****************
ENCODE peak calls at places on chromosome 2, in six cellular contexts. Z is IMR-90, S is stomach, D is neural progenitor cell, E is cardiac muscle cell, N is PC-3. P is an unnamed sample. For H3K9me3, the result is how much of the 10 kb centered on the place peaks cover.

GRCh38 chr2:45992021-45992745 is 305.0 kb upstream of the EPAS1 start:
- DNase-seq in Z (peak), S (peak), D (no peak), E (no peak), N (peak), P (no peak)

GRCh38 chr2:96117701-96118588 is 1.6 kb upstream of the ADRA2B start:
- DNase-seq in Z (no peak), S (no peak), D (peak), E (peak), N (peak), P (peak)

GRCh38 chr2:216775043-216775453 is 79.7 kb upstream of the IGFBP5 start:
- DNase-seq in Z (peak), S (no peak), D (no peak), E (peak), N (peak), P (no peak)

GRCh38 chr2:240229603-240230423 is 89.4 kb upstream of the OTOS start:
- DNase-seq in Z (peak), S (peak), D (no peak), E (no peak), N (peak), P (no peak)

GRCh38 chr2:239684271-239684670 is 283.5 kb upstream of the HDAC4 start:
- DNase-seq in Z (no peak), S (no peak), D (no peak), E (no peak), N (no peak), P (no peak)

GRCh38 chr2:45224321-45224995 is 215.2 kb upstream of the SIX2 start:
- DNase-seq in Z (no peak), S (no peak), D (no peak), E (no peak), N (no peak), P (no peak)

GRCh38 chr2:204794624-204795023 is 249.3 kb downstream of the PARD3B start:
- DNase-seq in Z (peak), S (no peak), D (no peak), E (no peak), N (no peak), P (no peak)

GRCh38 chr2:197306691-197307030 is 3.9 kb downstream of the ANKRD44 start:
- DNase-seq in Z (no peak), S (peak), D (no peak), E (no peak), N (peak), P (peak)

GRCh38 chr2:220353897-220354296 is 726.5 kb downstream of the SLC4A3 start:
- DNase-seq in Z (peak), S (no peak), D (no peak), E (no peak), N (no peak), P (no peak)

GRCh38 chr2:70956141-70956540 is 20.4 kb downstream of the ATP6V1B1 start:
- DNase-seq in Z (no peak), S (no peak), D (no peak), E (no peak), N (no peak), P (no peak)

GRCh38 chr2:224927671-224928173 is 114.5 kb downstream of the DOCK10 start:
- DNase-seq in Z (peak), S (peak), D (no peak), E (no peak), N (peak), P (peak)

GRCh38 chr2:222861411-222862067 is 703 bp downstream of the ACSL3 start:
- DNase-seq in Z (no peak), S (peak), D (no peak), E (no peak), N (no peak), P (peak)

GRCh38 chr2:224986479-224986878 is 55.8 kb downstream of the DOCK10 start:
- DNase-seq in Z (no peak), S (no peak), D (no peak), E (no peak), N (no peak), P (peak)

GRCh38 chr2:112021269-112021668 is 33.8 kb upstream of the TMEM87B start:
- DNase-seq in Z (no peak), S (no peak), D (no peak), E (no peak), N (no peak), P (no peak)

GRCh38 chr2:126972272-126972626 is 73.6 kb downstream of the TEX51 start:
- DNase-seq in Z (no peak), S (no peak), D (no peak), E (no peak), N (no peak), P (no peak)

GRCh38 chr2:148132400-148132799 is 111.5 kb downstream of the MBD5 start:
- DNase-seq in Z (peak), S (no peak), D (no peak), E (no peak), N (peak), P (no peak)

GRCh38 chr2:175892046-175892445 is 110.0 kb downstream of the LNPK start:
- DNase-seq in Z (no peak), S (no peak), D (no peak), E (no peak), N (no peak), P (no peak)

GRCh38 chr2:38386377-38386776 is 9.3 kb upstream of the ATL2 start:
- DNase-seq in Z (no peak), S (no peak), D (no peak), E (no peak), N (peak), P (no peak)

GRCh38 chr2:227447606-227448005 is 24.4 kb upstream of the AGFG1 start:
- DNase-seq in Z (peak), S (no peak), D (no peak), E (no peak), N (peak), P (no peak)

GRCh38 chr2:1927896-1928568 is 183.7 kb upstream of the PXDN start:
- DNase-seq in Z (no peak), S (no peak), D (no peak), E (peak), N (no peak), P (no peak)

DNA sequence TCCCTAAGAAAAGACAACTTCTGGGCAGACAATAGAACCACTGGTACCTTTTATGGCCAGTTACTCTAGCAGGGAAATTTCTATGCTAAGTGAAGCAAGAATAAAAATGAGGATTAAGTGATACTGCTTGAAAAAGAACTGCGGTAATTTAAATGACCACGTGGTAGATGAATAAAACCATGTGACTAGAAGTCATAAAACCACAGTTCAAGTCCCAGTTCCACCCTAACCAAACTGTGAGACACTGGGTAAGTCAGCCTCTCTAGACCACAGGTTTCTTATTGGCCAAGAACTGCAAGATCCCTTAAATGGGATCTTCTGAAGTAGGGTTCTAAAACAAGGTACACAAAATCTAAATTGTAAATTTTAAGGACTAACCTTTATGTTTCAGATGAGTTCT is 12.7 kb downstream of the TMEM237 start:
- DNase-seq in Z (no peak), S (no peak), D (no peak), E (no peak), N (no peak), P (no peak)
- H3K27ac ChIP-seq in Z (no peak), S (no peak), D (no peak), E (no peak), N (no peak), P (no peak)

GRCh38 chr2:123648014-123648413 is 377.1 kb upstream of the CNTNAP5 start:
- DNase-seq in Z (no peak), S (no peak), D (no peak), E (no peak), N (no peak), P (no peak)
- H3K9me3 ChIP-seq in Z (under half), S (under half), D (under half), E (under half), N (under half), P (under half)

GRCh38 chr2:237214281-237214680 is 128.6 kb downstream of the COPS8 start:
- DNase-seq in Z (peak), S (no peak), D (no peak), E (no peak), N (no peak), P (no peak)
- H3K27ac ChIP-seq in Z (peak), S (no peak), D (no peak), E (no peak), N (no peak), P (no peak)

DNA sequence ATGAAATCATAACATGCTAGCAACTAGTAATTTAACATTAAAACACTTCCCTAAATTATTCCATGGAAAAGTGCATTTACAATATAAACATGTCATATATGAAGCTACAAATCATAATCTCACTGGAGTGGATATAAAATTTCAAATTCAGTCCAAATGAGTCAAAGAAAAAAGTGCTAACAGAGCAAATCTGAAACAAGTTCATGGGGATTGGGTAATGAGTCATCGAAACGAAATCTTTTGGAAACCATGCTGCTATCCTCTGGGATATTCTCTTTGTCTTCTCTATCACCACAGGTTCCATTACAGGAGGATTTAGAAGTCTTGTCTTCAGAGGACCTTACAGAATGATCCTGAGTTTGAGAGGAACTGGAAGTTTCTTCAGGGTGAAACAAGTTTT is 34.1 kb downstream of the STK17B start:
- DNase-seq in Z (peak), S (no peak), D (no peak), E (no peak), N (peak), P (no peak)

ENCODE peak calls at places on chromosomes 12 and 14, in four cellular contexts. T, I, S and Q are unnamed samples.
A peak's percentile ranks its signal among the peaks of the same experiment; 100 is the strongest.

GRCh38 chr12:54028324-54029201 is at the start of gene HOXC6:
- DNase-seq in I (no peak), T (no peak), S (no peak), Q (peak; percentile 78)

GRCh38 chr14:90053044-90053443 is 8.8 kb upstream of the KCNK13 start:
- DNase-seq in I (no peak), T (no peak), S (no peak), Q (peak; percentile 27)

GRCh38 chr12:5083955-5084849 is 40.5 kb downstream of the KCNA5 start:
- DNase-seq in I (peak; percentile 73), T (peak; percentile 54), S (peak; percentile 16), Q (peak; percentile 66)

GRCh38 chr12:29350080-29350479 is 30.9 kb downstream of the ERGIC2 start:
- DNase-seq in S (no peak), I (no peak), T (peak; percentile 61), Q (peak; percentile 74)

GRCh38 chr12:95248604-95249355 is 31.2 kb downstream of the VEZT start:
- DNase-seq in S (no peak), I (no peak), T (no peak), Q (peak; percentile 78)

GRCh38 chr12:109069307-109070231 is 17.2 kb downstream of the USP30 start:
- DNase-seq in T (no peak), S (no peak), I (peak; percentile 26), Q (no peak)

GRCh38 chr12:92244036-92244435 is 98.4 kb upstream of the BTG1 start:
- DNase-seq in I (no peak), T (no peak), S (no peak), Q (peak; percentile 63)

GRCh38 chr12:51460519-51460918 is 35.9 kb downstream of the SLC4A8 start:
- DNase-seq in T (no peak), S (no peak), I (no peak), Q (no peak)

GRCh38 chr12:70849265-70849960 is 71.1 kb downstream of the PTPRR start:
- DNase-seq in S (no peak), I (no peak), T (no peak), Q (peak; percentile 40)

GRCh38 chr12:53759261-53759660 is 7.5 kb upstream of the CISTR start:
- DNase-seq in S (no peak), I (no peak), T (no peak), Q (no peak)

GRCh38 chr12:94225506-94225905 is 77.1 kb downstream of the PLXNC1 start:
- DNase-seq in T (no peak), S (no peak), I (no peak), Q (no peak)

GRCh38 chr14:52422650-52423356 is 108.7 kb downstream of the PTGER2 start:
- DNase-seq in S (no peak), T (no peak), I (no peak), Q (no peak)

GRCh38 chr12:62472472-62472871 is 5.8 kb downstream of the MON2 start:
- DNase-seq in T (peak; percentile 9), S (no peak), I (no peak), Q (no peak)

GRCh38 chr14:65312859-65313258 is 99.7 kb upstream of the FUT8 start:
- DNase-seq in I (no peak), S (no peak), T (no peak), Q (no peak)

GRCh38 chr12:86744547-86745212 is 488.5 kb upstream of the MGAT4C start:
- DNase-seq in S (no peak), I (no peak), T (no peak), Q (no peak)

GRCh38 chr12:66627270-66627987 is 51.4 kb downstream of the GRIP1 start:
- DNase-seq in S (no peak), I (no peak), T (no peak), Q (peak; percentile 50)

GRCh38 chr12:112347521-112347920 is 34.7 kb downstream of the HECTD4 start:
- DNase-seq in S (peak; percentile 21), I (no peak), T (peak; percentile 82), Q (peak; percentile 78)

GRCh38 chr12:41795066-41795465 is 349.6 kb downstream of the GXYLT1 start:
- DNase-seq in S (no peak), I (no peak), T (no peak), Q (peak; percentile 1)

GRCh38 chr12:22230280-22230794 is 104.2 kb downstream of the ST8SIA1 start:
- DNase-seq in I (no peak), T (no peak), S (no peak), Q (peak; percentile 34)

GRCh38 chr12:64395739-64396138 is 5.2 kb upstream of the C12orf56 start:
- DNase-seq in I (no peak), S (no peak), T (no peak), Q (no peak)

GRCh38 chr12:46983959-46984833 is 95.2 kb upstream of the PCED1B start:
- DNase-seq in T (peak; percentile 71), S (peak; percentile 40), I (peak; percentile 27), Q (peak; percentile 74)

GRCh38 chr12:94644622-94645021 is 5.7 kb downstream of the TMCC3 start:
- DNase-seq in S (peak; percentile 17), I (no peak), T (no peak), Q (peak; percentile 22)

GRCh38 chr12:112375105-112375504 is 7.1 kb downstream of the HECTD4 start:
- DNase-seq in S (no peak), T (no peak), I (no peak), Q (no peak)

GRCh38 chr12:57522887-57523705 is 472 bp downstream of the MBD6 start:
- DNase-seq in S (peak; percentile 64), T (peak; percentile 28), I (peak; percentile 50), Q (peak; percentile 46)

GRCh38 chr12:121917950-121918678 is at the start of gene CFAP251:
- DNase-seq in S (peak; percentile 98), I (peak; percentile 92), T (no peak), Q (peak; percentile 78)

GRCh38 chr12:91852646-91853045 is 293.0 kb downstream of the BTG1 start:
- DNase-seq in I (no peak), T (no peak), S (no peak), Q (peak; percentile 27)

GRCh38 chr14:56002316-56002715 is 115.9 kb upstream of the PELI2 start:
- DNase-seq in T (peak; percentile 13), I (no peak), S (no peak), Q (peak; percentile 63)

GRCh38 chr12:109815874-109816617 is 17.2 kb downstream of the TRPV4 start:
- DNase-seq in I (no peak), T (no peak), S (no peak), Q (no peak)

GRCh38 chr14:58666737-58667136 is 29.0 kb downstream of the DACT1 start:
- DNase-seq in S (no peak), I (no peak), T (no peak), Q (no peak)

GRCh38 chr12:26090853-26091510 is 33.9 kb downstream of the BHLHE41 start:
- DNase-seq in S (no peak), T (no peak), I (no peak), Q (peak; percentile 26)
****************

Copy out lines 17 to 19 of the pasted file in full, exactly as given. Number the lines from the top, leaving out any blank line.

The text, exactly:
- DNase-seq in Z (no peak), S (peak), D (no peak), E (no peak), N (peak), P (peak)

GRCh38 chr2:220353897-220354296 is 726.5 kb downstream of the SLC4A3 start:
- DNase-seq in Z (peak), S (no peak), D (no peak), E (no peak), N (no peak), P (no peak)